WASHINGTON--On Saturday, Barack Obama "officially" kicks off his presidential quest in Springfield, followed by visits to Iowa and New Hampshire punctuated in between by a Chicago fund-raiser.
But, short of the formality and hullabaloo of an announcement in the city where Abraham Lincoln once lived, Obama is already in presidential campaign mode, with a theme that can be summed up in one word: "Hope."
Obama barnstormed Friday before party activists at the Democratic National Committee winter meeting, with students at a packed rally in northern Virginia, then with donors at a New York dinner hosted by James Torrey, chairman of a global hedge fund.
Meanwhile, newly hired Obama staffers are house-hunting in Chicago, with the Illinois senator's national headquarters to be located, as scooped in my blog, at 233 N. Michigan.
The leadoff presidential votes are not until next January, and Obama, Sen. Hillary Rodham Clinton of New York and former North Carolina Sen. John Edwards are starting ahead.
Sen. Chris Dodd (D-Conn.) pleaded with the DNC audience not to let the contest prematurely become a two- or three-person race.
It will be very tough.
"Give me a chance to be heard," Dodd said.
"Stay loose! We've got a year to go. Watch us on the trail," urged New Mexico Gov. Bill Richardson on Saturday, highlighting his strong domestic and international experience.
Other Friday speakers were Rep. Dennis Kucinich (D-Ohio) and retired Gen. Wesley Clark.
Saturday speakers included former Alaska Sen. Mike Gravel, Iowa Gov. Tom Vilsack and Sen. Joe Biden (D-Del.), who seeks to rescue the bungled launch of his bid.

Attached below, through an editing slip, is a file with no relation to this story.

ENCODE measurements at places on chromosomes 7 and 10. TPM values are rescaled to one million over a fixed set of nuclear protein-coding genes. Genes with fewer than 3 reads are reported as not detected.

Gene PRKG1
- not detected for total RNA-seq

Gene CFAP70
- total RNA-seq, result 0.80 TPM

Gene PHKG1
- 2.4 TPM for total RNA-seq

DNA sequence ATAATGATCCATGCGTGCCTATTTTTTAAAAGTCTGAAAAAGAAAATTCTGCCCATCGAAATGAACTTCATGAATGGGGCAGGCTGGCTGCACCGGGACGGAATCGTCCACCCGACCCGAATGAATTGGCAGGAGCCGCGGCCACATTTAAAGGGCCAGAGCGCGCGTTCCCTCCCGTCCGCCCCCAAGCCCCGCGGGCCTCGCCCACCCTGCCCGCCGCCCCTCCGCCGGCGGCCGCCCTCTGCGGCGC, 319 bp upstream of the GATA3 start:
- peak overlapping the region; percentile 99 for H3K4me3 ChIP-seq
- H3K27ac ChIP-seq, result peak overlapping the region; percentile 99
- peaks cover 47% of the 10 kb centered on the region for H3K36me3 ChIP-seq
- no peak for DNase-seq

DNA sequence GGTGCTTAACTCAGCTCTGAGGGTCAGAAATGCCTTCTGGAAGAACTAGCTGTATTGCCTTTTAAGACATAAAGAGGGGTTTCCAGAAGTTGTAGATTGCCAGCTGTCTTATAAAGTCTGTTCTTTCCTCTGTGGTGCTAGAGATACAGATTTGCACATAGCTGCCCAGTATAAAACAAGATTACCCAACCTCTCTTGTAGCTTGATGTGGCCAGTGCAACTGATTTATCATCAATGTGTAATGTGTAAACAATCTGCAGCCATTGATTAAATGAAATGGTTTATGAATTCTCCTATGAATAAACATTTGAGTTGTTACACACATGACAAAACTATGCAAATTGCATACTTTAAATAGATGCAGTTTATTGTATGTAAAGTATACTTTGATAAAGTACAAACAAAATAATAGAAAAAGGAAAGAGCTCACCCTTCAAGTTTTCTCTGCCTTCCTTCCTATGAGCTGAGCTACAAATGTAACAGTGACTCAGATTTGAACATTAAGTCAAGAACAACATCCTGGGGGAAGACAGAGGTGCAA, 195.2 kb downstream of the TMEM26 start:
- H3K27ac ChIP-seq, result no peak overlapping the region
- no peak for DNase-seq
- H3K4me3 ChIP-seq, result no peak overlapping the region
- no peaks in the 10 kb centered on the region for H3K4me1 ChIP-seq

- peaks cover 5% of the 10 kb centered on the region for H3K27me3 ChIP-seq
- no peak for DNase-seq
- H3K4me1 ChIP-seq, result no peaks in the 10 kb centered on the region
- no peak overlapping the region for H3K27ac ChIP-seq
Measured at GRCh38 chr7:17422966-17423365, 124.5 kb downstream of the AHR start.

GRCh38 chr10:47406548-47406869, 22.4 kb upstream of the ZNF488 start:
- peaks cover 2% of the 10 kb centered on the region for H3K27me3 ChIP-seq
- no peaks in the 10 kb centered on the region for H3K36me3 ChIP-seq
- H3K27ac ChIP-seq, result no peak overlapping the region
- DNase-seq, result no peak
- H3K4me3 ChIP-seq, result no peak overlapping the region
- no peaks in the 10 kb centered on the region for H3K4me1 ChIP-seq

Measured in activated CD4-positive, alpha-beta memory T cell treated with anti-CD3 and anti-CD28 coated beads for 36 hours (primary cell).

Biden spent Wednesday backpedaling after saying Obama is "the first mainstream African American who is articulate and bright and clean."
Biden said near the top of his speech, "I want to say that I truly regret that the words I spoke offended people that I admire very much."
Obama warned his rivals and the media against infecting the electorate with cynicism, while Clinton emphasized her qualifications and track record in tangling with Republicans.
"It's going to be cynicism that we're fighting against," Obama said. "It's the cynicism that's born from decades of disappointment, amplified by talk radio and 24-hour news cycle, reinforced by the relentless pounding of negative ads that have become the staple of modern politics."
'People are better than that'
Obama also tried to dilute the weakness on his resume -- his lack of experience -- by offering instead "hope," a word he used eight times in his speech.
"There are those who don't believe in talking about hope. They say, well, we want specifics, we want details, we want white papers, we want plans. We've had a lot of plans, Democrats. What we've had is a shortage of hope.''
Later, in a packed hall on the campus of George Mason University in Fairfax, Va., Obama found himself mobbed as he was leaving, and security personnel aggressively pushed back the crush of people.
Edwards, at the DNC meeting, also appealed to the notion of a greater society.
"We are not the country that we saw at the Superdome after Katrina hit New Orleans. We are not the country of Abu Ghraib. We are not the country of Guantanamo. We are not the country of government behind closed doors. We are not the country of a government that spies on its own people. The United States of America is better than that. Our people are better than that."
It was left to Clinton to deliver the dose of political reality, looking ahead to the general election. Said Clinton: "I know how they think, how they act and how to defeat them, and if you give me the chance, that's exactly what we will do together in 2008."